Calculating Estimated Business Taxes
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Updated date : 23 January 2018
There are several small business owners whose monthly income is taxable. However they do not get any salary as they earn their income from the profits they make from their business. They do not have a payroll, thus the question arises that how come tax deductions are levied on income taxes.
What is the process to calculate the estimated taxes?
As per the IRS rule, you need to pay a minimum of 90% of taxes that are levied on income (and self-employment taxes) in a year, so that no penalties or fines are levied on you.
How to calculate the amount that one needs to pay taxes?
Information needed to calculate Business Taxes
In order to compute estimated business taxes using Schedule C, you will first of all have to merge this business income along with the information of income from other sources, deductions, tax withholding, and credits on personal tax return.
Further, the business owners also have to compute self-employment tax (Social Security or Medicare taxes are necessary for business owners) and include this self-employment taxes in order to determine their estimated taxes that they owe.
We have formulated a list of information that we need in order to calculate taxes:
- An approximate business income earned during the tax year. This is one of the best ways to compute your income from previous years, or go to the income up to the current date and estimate income for the remaining year.
- An estimate of business expenses for the fiscal year, using previous year’s expense as an instruction manual or utilising year-to-date expenses and showing them during the ending of the fiscal year.
- The taxes that you estimated are reliant on personal tax situation, therefore one must need to include deductions, personal income, exemptions, credits, and any stop of federal income taxes from the personal income of a business owner. As we have used information about expenses and business income, one can utilise information from previous tax returns as well as year-to-date to depict it at the closing of the year.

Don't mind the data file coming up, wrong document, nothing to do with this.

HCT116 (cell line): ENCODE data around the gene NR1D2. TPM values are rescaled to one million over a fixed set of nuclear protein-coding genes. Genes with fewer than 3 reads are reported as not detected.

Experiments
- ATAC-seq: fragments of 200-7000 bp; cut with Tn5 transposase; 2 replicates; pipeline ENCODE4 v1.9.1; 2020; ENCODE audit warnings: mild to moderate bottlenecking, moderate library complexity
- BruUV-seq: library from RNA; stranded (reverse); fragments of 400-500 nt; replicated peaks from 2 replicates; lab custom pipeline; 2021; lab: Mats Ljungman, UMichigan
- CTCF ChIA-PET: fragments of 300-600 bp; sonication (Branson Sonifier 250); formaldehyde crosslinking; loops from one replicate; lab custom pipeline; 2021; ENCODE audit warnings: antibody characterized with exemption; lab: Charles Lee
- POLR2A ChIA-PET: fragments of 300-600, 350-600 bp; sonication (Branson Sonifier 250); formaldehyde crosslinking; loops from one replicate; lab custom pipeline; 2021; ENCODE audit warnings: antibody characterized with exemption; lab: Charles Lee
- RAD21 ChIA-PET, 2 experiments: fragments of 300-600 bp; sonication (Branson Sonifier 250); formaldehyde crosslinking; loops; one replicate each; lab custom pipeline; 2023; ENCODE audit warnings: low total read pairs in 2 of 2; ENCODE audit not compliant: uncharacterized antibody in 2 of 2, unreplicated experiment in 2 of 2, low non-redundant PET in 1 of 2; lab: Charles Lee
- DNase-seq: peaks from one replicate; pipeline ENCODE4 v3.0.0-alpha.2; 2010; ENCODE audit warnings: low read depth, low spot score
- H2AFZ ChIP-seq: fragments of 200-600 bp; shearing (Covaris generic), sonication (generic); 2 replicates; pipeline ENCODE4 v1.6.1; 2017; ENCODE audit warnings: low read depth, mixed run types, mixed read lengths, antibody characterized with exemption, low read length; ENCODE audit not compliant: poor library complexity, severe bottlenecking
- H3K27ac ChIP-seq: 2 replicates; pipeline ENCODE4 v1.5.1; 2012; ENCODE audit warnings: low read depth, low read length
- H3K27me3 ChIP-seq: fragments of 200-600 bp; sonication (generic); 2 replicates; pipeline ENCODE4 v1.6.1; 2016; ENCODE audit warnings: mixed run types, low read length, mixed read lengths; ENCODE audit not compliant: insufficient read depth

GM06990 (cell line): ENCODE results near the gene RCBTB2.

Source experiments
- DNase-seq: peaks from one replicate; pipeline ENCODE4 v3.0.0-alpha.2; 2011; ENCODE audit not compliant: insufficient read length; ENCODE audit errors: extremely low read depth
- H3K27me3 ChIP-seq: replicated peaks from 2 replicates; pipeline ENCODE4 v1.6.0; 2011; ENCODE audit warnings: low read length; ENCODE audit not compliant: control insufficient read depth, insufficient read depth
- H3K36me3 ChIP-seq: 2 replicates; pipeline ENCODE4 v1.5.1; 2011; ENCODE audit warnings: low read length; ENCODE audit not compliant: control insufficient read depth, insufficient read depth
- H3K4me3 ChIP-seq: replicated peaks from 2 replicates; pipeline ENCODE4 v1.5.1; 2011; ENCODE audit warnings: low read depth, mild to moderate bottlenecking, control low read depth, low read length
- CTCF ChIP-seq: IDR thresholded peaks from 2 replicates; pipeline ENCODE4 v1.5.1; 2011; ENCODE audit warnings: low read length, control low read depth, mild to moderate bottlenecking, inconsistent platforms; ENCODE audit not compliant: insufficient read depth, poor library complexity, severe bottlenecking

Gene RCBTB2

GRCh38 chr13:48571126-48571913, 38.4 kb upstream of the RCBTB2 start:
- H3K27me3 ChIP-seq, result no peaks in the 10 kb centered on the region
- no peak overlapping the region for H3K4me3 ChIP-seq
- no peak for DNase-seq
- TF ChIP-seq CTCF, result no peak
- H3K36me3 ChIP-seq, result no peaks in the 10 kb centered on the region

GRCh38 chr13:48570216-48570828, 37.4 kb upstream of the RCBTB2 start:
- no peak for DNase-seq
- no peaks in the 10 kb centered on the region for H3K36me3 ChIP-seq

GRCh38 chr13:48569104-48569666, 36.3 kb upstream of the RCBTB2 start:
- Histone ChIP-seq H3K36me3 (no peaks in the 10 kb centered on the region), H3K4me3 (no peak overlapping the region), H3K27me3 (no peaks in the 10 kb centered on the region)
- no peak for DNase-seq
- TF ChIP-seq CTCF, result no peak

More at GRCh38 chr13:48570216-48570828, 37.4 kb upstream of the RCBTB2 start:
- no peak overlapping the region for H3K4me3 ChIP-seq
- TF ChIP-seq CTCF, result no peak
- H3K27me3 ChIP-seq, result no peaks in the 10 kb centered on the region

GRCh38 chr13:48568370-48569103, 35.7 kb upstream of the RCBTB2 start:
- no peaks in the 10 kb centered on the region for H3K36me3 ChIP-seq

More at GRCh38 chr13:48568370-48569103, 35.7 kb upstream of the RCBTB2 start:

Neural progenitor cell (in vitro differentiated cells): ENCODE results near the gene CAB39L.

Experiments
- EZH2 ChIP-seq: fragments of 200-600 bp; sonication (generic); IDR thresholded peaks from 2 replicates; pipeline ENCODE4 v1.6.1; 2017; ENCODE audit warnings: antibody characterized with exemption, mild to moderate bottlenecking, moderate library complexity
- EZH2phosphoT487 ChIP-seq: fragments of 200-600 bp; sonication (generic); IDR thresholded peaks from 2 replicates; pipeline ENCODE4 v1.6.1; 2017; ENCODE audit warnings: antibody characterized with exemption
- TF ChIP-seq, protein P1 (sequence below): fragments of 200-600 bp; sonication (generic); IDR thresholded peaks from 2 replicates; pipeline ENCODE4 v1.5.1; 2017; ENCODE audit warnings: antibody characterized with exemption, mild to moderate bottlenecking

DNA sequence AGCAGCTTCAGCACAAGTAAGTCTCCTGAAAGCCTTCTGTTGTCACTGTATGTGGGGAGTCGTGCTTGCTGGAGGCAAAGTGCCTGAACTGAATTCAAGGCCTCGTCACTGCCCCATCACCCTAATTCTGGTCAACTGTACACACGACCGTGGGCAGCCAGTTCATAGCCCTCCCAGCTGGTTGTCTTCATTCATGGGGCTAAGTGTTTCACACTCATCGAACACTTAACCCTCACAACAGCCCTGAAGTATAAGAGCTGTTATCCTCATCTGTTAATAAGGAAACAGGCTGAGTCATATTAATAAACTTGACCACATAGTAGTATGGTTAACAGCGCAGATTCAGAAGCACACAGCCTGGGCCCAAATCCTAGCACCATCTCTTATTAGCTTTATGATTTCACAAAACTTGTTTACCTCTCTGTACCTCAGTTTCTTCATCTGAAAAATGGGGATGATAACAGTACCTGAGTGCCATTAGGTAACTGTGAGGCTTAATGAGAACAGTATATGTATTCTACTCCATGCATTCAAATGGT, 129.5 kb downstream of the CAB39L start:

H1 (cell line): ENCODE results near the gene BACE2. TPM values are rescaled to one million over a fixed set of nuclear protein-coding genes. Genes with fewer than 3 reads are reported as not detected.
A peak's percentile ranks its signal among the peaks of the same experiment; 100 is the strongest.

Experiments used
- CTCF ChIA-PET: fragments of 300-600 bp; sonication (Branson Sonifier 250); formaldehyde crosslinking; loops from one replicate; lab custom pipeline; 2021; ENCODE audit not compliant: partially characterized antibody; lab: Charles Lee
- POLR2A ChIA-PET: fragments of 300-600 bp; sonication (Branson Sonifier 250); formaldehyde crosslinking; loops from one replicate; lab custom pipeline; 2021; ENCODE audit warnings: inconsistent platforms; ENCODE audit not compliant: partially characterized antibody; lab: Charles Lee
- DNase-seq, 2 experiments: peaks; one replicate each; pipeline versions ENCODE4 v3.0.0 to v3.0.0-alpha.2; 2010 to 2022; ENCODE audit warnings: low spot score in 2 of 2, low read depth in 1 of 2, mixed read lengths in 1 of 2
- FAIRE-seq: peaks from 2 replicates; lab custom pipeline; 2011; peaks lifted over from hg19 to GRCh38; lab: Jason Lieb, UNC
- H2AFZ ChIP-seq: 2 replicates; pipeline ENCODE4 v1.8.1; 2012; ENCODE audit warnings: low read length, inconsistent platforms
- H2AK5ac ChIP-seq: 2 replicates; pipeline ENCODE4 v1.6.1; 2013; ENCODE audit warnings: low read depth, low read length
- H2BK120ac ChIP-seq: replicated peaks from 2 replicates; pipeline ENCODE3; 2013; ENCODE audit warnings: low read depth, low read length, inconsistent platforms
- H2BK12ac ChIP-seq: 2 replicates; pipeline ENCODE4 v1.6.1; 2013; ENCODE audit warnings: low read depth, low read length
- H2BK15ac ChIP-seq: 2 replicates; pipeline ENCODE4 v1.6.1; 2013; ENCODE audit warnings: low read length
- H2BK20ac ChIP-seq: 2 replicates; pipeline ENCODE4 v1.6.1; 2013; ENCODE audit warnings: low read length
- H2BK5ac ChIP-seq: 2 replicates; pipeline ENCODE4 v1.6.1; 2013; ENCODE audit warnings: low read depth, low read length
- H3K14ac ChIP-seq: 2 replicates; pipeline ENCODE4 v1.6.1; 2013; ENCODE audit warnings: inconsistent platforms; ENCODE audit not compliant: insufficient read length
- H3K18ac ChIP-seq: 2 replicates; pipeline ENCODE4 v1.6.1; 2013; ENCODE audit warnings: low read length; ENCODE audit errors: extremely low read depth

Help to Calculate Estimated Taxes: Another way to calculate an estimate of your tax payments is to take help of a tax preparer to help you prepare an estimate, by utilizing IRS tax calculation worksheet, or another way is to use your previous year's sheet to calculate a rough approximation from the returns prepared using the tax software:
Using the Estimated Tax Calculation Worksheet: One of the best ways to calculate estimated tax is to use the estimated tax calculation worksheet, rendered by the IRS on Form 1040-ES. This document can be downloaded and the details can be filled in the downloaded form of the estimated tax worksheet. Then you need to save this worksheet file on your computer.
Use Tax Software Packages:
There are several tax software packages that you can use in order to calculate tax for every year so as to get a rough estimate on taxes for the upcoming year. One can also use the returns of the previous year as there are businesses in which itemized deductions do not change every year. You need to just connect to an approximate business income (taxes are withheld for wage income). The tax software computes taxes levied on self-employment. It is not guaranteed that this method will render accurate information, but it offers an approximate value that helps you to plan your taxes.
Calculating Estimated Taxes for Partnerships, LLC's, S-Corporations
When it comes to partnership owners, LLC's, and S corporations are not the employees of the business, but they get paid time to time from the business. These sporadic payments cannot be stopped. Therefore, one needs to pay the estimated taxes. To make an estimation of your tax payments, one can make use of the process which is mentioned above.
Consequently, one can utilise their distributions made in the preceding years in order to calculate an estimated tax value, else one can put forward the current year from the present time.
Don't Forget to Include Self-employment Tax
Business owners are supposed to pay self-employment taxes for instance Medicare and Social Security on business income. Payments for self-employment tax must be inclusive of the personal tax return of a business owner. Further, you need to know that these taxes are not suspended from distributions. Therefore, you need to take account of estimated self-employment taxes while calculating estimated tax payments. One can make use of Schedule SE, or take help from a tax preparer in order to compute estimated self-employment taxes.